Hemp has been cultivated for food in ancient China, India, Egypt and other great civilizations. Over thousands of years, this sustainable and highly nutritious plant has followed humankind throughout the world.


Nutrition Notes

The edible parts of the hemp plant contain trace amounts of THC (tetrahydrocannabinol),  the psychoactive chemical in marijuana . Canada legalized industrial hemp farming in 1998 and the law ensures that no more than 0.3 % THC is present in the harvested product. This low level of THC makes it impossible to "get high" off hemp.

So saying, hemp is a highly nutritious plant that contains healthful omega-3 fats, protein, carbohydrates and fiber. In terms of protein quality, it is second only to soy in the plant kingdom. Two tablespoons (30 ml) of hemp seed contains 11 grams of well-balanced, easy-to-digest protein. Hemp protein provides ten essential amino acids that are necessary for human growth, including arginine, histidine, methionine and cysteine.

Hemp is an excellent source of omega-6 and omega-3 polyunsaturated fatty acids, including the omega-6 fat gamma-linolenic acid (GLA). Gamma-linolenic acid is transformed into compounds that regulate our immune system and hormones.

Omega- 3 polyunsaturated fats have proven cardiovascular benefits that include lower blood cholesterol and blood pressure, reduced risk of atherosclerosis (hardening of the arteries) and reduced risk of sudden cardiac death. As important components of cell membranes, polyunsaturated fats may also delay or reduce the effects of neurological diseases such as Parkinson's or Alzheimer's disease. Approximately four teaspoons (20 ml) of hemp seed will provide the recommended daily intake of 1.1 grams of omega-3 polyunsaturated fatty acids.

In addition to being an excellent source of essential fatty acids and protein, hemp also provides carbohydrates and fiber. Here is the nutrient analysis for a two tablespoon (30 ml) serving of shelled hemp seeds:

Calories 160 kcal 
Fat 9.8 g 
Omega-3 fat  2 g 
Omega-6 fat 6.2 g
Omega-9 fat  0.8 g 
Cholesterol  0 mg 
Carbohydrate 7 g 
Fiber 1 g 
Protein 11 g 

Source: Manitoba Harvest Hemp Foods & Oils



Hemp and marijuana come from the same species of plant known as Cannabis sativaCannabis varieties that are used for food have been naturally selected to be low in THC. The nutritional hemp varieties look very similar to the drug varieties, but are grown very differently.

Marijuana plants are encouraged to grow tall and leafy, sprouting to heights of 14 feet or more in their three to four month growing season. In contrast, hemp plants are manipulated to grow low and bushy to maximize the production of seeds that will be processed into hemp seed oil or shelled hemp seeds. A third variety of cannabis sativa is cultivated for industrial use (i.e. textiles).


Hemp can be bought in many different forms ranging from the raw, unprocessed seeds to cold-pressed hemp seed oil. Hemp can also be processed into whole grain flour, hemp protein powder or hemp milk (similar to soy milk).

Products that used hemp flour include cereals, frozen waffles, chips, and breads. Hemp protein powder can be bought on its own or used in energy bars.  Shelled hemp seeds can be incorporated into burgers, hot dogs and meatballs.

These products are available in health food stores across Canada and can be purchased in bulk or single serving portions.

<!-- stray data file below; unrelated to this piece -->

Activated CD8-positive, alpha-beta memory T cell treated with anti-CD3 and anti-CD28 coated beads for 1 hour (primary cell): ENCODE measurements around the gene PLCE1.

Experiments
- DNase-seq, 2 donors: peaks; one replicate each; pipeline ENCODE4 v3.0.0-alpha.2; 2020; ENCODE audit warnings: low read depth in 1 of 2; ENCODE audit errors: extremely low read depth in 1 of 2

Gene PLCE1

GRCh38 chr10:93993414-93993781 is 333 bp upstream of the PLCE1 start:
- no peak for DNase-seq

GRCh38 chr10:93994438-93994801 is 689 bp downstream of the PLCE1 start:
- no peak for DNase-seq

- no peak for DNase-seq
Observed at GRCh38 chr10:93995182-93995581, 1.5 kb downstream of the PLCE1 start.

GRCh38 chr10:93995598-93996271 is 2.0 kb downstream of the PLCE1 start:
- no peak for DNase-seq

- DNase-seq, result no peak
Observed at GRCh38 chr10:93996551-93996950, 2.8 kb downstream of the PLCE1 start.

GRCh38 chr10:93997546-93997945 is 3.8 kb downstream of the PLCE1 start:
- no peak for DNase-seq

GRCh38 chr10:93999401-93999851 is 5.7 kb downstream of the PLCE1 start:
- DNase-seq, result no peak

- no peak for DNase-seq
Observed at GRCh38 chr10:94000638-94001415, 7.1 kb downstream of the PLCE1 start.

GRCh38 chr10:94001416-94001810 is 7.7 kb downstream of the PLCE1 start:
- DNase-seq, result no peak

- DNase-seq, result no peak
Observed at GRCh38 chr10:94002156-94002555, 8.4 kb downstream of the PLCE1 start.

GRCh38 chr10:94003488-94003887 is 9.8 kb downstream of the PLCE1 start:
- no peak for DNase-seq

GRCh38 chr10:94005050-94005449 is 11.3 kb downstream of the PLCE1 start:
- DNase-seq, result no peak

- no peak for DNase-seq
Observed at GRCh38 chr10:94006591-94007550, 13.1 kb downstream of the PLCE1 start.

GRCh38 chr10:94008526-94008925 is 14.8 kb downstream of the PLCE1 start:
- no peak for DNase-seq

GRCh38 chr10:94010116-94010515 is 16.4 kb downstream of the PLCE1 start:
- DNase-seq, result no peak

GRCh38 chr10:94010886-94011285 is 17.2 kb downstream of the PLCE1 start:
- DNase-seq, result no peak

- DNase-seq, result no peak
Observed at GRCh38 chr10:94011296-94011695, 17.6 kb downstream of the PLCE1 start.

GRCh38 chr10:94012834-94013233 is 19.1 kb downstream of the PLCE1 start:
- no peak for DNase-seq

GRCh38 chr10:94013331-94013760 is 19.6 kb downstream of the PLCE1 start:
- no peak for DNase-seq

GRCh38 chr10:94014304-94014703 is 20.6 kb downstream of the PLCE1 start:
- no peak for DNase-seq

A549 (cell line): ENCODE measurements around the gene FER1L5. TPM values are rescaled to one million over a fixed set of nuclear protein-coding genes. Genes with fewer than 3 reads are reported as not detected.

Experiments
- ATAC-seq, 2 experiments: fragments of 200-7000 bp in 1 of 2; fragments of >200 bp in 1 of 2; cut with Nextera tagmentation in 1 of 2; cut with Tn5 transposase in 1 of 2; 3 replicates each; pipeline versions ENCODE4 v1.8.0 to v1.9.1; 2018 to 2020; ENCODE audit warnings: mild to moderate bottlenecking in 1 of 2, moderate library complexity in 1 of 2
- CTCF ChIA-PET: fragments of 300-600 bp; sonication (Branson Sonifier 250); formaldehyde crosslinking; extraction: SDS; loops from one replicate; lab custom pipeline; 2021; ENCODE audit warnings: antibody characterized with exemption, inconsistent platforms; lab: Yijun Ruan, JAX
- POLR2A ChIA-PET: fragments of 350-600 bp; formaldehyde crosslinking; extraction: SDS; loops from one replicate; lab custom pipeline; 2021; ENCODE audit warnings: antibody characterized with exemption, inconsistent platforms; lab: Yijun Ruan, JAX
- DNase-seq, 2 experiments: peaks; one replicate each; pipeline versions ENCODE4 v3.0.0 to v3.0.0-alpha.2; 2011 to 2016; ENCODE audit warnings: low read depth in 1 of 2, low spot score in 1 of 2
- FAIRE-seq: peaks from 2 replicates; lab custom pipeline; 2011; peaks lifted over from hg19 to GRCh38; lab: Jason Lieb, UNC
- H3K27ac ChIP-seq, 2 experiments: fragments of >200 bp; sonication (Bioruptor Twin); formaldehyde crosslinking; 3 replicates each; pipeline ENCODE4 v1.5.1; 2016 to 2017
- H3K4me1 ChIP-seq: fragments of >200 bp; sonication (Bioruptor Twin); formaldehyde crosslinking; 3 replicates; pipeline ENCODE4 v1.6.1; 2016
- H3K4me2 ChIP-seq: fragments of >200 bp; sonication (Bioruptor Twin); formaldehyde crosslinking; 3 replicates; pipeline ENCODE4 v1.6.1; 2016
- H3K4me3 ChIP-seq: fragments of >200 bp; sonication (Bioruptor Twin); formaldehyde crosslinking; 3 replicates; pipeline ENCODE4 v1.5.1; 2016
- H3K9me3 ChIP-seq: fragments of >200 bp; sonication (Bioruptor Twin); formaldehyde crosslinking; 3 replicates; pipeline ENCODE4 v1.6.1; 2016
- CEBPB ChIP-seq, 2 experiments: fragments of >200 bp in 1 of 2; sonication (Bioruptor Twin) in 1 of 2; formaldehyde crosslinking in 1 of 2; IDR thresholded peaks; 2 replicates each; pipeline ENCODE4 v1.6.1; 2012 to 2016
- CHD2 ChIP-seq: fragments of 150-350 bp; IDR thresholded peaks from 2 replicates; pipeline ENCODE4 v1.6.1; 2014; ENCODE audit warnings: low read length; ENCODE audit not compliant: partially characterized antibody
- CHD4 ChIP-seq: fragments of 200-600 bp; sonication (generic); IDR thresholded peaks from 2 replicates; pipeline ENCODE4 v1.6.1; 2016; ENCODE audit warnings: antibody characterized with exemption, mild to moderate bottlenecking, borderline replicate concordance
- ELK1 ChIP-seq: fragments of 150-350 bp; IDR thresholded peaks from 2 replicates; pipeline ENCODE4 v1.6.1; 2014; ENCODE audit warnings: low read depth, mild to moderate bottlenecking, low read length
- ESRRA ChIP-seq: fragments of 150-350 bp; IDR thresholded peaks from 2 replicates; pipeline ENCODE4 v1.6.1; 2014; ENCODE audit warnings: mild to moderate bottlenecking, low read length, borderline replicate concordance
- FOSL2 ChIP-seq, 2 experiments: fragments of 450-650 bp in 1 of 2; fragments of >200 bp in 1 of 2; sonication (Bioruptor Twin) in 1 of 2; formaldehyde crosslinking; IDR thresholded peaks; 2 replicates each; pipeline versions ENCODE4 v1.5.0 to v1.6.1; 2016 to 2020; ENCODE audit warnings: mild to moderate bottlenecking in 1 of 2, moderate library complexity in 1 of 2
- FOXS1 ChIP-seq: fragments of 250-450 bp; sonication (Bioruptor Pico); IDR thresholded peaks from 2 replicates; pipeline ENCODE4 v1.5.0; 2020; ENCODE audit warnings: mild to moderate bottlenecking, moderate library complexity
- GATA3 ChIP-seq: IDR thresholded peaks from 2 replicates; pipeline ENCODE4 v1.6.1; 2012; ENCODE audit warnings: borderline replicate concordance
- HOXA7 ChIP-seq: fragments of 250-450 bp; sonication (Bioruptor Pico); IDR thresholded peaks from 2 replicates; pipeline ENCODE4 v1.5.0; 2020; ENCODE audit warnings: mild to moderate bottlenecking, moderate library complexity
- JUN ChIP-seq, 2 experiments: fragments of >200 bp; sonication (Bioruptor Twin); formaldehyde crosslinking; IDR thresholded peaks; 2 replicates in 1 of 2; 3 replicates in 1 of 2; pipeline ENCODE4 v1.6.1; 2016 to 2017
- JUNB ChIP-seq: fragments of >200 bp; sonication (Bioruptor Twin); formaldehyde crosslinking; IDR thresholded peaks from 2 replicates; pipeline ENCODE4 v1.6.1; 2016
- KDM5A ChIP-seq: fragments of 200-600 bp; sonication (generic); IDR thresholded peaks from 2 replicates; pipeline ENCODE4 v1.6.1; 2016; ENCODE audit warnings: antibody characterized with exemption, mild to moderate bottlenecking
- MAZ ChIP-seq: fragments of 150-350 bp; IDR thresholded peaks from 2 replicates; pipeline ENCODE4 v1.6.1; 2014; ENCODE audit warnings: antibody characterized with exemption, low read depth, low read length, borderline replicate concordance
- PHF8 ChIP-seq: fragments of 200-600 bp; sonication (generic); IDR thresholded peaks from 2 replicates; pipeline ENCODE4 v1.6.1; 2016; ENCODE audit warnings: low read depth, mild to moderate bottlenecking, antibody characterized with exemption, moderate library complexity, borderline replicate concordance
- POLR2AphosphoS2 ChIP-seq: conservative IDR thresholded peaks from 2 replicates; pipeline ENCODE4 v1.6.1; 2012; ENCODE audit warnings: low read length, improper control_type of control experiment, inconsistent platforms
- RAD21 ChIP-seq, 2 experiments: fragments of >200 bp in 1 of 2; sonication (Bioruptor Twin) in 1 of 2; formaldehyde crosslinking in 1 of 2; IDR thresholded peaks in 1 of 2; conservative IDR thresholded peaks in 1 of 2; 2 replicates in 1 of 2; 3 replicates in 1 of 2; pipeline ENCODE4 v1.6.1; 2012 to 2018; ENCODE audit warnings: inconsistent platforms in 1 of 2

Hemp seed oil and shelled hemp seeds have different storage requirements. Hemp seed oil must be stored in dark-colored, refrigerated containers because oxygen, heat and light can damage its essential fatty acids. Shelled hemp seeds are less sensitive but are typically stored in sealed, opaque bags. Once the seal is broken, hemp foods should be refrigerated.

Hemp seed oil and shelled hemp seeds have a shelf life of 12 months. Freezing hemp food products extends their shelf life. Once opened, the product should be eaten within eight weeks or before the "best before date".


Hemp is natural, raw food that requires very preparation. Shelled hemp seeds can be eaten straight out of the package or added to a variety of dishes. Many people say that hemp seeds taste like pine nuts.

When using hemp oil, keep in mind that heat can damage its valuable essential fatty acids.



Sprinkle shelled hemp seeds on your cereal for added protein and a nutty flavor.

Make a smoothie with a banana, strawberries, yogurt and two heaping tablespoons of hemp protein powder.

Try hemp granola from your local health food store.

Spread hemp seed butter on or toast instead of peanut butter.


Make a delicious dressing with hemp seed oil, mustard and honey. Toss onto your favorite green salad.

Have a sandwich made with hemp flour bread.

Enjoy crusty French bread dipped in nutty hemp seed oil and balsamic vinegar.


Throw a vegetarian hemp burger on the barbeque.

Use hemp seeds instead of breadcrumbs to coat breaded fish fillets or chicken tenders.

Sprinkle hemp seeds on an Asian stir-fry instead of sesame seeds.

Add two tablespoons of shelled hemp seeds to your favourite meatball or meat loaf recipe.

Snacks and Dessert

Add a quarter cup (50 ml) of shelled hemp seeds to your favourite oatmeal cookie recipe and enjoy.

Make a hemp milkshake with equal parts hemp milk and your favourite frozen yogurt.

Enjoy a piece of fresh fruit and a handful of hemp seeds straight out of the bag.

Did you know?

The deep green color of hemp seeds and oil comes from their high chlorophyll content.

Hemp has a natural ability to repel weeds, making it the perfect eco-friendly, pesticide-free crop.

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